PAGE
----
Even as officials worked to determine where to send hundreds of students newly able to take advantage of a state law to transfer out of two unaccredited St. Louis County districts, Missouri’s top education official said Friday that the loss was expected to bankrupt one of the districts.
Missouri Education Commissioner Chris Nicastro told reporters during a teleconference that the state would ask the Legislature for help for the Normandy district, which is expected to run out of money this school year. She spoke as staff members at a coalition called the Cooperating School Districts of Greater St. Louis worked to place students in the districts of their choice.
Normandy and Riverview Gardens are unaccredited, and a recent Missouri Supreme Court ruling allows students to transfer to accredited districts. The Kansas City school district also is unaccredited, but a pending court case will prevent transfers there – for now.
Estimates show the transfers could cost the Normandy and Riverview Gardens districts as much as $30 million. A combined 2,589 students from the two districts applied to transfer by Thursday’s application deadline. About 1,000 of the students wishing to transfer from the two districts will be placed in their first choice, said Sherrie Wehner, marketing director for Cooperating School Districts, which is coordinating the transfer process. It wasn’t clear how many would get their second choice, third choice, or beyond, or how many listed just one choice and will return to their original districts.
State data shows Normandy had $8.6 million in reserve and Riverview Gardens $28.6 million at the end of the 2011-12 school year, the most recent year information is available.
Asked when Normandy would become insolvent, Nicastro said the state was attempting to project that ahead of time and then would “work for legislation to ensure the necessary funding to cover their tuition costs, their transportation costs and the cost of providing their current programs for their remaining students through the balance of this school year.”
“I think the key here is that we want to make sure that the receiving districts are compensated for their children they are accepting in good faith and that the staff and the teachers and the children in Normandy are able to have the resources necessary to complete the school year,” Nicastro said.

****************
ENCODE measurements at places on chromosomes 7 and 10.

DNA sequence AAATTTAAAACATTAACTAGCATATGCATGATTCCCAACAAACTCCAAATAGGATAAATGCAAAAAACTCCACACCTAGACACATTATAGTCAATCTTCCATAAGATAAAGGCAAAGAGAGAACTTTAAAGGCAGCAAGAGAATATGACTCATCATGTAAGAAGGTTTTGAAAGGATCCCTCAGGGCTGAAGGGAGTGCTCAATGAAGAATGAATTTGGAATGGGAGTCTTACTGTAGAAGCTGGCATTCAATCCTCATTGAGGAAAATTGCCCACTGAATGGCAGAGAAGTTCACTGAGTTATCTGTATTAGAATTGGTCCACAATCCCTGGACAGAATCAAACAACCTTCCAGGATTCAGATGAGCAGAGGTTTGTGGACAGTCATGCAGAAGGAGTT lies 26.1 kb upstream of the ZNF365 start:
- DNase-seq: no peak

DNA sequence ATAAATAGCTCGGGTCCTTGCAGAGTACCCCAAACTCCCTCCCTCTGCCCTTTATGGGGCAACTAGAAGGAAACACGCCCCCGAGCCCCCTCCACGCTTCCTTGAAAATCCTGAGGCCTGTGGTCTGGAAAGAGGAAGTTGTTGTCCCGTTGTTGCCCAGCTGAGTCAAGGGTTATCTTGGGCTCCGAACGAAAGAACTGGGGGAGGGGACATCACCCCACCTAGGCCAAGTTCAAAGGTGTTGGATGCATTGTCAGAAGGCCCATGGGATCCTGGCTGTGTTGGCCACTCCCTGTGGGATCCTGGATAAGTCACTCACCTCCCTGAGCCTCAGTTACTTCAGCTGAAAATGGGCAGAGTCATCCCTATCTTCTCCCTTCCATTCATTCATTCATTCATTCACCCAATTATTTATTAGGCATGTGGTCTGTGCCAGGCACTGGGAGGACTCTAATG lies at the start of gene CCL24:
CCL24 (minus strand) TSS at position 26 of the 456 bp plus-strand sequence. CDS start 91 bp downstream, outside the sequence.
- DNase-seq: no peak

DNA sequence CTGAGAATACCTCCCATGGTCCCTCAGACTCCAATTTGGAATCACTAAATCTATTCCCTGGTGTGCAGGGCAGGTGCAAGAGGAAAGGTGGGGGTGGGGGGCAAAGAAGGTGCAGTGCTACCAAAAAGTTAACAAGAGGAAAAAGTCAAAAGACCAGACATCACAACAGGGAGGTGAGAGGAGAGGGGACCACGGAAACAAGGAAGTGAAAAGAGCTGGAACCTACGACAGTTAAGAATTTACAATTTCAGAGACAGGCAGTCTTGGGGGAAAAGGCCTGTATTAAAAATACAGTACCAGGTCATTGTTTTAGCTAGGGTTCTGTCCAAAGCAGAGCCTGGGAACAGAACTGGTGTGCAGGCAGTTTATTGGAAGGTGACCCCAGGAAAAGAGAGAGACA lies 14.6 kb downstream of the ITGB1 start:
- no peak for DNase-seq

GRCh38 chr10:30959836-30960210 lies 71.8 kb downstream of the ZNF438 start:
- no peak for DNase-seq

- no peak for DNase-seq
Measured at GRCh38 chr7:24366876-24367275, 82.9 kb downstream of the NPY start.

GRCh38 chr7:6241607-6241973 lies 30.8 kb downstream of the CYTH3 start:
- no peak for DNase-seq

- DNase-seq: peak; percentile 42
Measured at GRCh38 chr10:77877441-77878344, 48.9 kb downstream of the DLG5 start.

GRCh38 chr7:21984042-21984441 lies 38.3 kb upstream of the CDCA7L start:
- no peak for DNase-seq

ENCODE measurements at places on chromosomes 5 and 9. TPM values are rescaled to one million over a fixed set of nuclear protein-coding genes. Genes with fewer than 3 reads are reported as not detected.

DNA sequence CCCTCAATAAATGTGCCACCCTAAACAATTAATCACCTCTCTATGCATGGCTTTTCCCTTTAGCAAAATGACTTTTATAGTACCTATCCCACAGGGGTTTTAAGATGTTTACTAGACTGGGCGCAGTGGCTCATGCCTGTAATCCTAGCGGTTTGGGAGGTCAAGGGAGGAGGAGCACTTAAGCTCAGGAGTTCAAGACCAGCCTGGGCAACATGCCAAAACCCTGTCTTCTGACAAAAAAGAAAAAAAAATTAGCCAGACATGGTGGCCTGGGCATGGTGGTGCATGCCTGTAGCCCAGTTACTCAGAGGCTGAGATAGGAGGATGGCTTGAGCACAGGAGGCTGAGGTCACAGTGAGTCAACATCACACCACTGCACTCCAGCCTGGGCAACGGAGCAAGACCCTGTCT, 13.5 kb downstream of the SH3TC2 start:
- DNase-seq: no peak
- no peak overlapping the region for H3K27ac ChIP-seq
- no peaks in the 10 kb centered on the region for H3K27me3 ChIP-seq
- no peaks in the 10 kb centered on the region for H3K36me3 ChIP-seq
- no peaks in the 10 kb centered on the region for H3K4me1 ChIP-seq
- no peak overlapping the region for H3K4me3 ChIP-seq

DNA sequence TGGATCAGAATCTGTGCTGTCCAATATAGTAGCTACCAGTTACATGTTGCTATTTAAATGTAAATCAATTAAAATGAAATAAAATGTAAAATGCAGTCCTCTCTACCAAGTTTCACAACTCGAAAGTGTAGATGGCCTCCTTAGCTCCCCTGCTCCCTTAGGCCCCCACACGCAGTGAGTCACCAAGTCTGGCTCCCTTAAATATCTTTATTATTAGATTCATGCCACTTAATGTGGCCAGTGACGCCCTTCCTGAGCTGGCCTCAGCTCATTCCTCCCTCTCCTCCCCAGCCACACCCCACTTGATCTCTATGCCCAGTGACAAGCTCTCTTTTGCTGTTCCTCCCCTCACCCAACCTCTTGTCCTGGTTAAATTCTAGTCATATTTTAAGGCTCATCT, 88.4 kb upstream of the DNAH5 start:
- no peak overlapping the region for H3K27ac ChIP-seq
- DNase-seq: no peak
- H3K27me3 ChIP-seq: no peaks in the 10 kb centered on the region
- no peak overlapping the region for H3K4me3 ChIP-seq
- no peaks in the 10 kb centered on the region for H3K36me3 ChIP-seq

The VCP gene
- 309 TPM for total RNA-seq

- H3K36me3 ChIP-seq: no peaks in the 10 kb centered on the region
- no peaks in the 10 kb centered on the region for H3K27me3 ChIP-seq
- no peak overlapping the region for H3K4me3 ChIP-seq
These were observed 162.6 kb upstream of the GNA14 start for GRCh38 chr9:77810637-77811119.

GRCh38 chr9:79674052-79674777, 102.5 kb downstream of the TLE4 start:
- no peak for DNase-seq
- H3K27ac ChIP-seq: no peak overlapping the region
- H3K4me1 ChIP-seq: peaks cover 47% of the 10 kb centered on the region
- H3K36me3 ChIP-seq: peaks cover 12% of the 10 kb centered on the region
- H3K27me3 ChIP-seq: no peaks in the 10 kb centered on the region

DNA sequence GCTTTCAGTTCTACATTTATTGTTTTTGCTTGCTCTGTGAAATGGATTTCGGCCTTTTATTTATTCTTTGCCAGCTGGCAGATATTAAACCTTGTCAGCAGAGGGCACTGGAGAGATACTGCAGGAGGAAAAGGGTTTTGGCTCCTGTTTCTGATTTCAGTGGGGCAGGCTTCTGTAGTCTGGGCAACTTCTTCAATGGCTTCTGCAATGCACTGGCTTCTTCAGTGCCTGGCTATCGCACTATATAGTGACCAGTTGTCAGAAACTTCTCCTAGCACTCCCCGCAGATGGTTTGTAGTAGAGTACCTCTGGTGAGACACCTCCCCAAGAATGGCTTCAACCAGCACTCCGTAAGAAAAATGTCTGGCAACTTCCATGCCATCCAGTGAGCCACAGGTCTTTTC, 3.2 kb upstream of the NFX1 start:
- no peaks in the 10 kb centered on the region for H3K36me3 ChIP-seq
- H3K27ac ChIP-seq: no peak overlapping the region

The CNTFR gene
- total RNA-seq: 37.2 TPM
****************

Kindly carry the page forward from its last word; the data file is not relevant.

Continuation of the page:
Phone and email messages that The Associated Press left for the Normandy district weren’t immediately returned.
Nicastro said state officials believe that Riverview Gardens would have sufficient funds to make it through the year. But she added: “This could be an urgent issue before them for next year.”
State Budget Director Linda Luebbering said that the Legislature reconvenes in January, providing the first opportunity to consider a request for a supplemental appropriation. She said such requests must come from the governor and generally aren’t approved until April.
“It wouldn’t get much money to anybody much faster than just waiting for the next fiscal year,” Luebbering said. Scott Holste, a spokesman for Gov. Jay Nixon, said the governor’s office wouldn’t comment.
Students from Normandy and Riverview Gardens have applied to transfer to 25 districts in the same or adjoining counties. But if they want free busing on top of free tuition, their choices are more limited. Normandy will pay to bus 453 students to the Francis Howell School District in neighboring St. Charles County. Riverview Gardens is busing a combined 393 students to the Kirkwood and Mehlville districts.
The transfer program has stirred concerns that some say are racially tinged. Both unaccredited districts are largely made up of black students, and there has been some opposition from parents in mostly white receiving districts that the transfer students will create overcrowding and add to disciplinary problems.
Officials in the financially struggling Normandy and Riverview Gardens districts also worry the program will bankrupt them and create a vicious cycle that will keep them from improving. Mehlville Superintendent Eric Knost noted that most students will remain in the unaccredited districts and asked what the transfers would mean for them.
“We have depleted a lot of their resources by doing this, so from that perspective, What are we doing to fix the underlying problem that got us here in the first place?” he asked.
At court hearings last year, attorneys representing Clayton and St. Louis schools argued that it would be impossible to comply with the transfer program. St. Louis County Circuit Court Judge David Lee Vincent III agreed, but the state’s high court reversed Vincent’s decision in June.
St. Louis city schools are not part of the transfer program because the district became provisionally accredited last fall after years of being unaccredited.